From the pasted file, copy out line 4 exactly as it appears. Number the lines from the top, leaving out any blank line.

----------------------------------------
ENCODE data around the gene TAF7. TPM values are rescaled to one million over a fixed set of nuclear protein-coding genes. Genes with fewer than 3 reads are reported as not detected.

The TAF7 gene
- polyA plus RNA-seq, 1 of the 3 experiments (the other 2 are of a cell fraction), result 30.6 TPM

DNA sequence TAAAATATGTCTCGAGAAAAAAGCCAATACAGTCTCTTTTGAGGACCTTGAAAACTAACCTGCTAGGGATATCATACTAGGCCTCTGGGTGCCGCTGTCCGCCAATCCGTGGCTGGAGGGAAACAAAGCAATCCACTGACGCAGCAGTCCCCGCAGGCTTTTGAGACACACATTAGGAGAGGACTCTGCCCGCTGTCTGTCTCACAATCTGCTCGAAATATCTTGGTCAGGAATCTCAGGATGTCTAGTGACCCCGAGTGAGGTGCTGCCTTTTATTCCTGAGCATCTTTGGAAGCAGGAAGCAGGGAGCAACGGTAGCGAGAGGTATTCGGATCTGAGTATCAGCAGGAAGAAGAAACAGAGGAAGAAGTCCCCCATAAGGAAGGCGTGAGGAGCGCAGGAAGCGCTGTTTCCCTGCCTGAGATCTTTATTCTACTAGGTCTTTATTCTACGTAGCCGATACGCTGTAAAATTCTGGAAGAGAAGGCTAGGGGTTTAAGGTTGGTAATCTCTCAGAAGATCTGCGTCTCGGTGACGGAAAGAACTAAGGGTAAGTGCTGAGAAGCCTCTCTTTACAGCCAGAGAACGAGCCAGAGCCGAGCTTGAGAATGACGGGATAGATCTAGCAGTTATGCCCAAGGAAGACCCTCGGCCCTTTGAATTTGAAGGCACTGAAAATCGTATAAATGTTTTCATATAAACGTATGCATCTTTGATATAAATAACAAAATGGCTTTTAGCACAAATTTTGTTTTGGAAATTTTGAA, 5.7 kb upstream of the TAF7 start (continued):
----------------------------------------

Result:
DNA sequence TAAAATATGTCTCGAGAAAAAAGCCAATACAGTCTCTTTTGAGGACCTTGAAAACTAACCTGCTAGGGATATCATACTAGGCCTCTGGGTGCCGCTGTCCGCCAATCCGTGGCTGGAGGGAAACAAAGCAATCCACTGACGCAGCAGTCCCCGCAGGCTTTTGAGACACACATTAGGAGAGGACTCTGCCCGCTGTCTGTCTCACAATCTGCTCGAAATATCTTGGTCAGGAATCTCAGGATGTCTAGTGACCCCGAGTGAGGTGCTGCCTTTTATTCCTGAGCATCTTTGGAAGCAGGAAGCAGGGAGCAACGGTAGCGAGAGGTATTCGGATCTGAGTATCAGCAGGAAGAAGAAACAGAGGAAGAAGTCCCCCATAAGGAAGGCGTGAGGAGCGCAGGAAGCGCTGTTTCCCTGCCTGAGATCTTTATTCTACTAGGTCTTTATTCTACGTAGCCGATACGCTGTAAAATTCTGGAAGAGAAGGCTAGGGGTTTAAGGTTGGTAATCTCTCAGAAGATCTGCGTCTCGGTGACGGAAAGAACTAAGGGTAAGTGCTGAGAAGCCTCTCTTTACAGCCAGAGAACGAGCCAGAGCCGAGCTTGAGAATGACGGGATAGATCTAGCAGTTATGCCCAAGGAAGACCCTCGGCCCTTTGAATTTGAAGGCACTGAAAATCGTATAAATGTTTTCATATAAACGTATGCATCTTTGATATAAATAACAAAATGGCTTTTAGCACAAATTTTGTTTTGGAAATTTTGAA, 5.7 kb upstream of the TAF7 start (continued):